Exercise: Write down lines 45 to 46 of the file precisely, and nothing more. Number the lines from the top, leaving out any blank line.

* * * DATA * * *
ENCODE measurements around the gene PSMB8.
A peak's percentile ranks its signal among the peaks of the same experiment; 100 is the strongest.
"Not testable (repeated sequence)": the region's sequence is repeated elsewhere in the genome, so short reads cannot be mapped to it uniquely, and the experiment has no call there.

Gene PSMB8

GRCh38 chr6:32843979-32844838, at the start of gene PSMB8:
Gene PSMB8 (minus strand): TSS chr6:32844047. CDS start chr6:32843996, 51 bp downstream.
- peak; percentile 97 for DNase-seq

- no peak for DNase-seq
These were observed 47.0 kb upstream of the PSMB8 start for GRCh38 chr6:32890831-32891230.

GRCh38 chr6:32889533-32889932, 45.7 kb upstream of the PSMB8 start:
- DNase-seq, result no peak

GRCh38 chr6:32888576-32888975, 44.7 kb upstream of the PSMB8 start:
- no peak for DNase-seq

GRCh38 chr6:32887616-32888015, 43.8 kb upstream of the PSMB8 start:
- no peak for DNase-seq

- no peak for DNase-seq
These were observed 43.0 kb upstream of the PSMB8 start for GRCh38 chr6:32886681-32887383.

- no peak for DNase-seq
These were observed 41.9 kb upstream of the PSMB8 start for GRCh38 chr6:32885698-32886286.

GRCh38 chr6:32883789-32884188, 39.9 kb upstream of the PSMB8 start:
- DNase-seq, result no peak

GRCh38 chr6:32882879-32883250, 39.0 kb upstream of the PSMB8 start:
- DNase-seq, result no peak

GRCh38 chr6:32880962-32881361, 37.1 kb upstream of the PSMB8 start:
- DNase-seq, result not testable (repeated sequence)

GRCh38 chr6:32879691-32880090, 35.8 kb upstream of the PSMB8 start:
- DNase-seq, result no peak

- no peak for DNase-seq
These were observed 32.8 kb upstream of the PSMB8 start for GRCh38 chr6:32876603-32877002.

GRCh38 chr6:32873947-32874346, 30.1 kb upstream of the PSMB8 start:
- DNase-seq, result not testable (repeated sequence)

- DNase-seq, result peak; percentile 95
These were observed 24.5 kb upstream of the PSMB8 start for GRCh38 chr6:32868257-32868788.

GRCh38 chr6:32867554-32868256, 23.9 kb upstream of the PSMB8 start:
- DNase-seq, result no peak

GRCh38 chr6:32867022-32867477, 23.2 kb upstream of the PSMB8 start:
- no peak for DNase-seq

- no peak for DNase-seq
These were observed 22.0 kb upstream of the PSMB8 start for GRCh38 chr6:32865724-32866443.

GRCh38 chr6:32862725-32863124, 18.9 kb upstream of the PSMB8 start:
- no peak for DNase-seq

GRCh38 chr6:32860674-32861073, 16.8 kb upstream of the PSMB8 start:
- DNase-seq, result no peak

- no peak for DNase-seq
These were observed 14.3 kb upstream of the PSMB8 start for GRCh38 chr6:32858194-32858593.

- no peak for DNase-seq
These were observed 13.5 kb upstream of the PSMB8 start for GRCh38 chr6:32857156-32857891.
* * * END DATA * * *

These were observed 14.3 kb upstream of the PSMB8 start for GRCh38 chr6:32858194-32858593.

- no peak for DNase-seq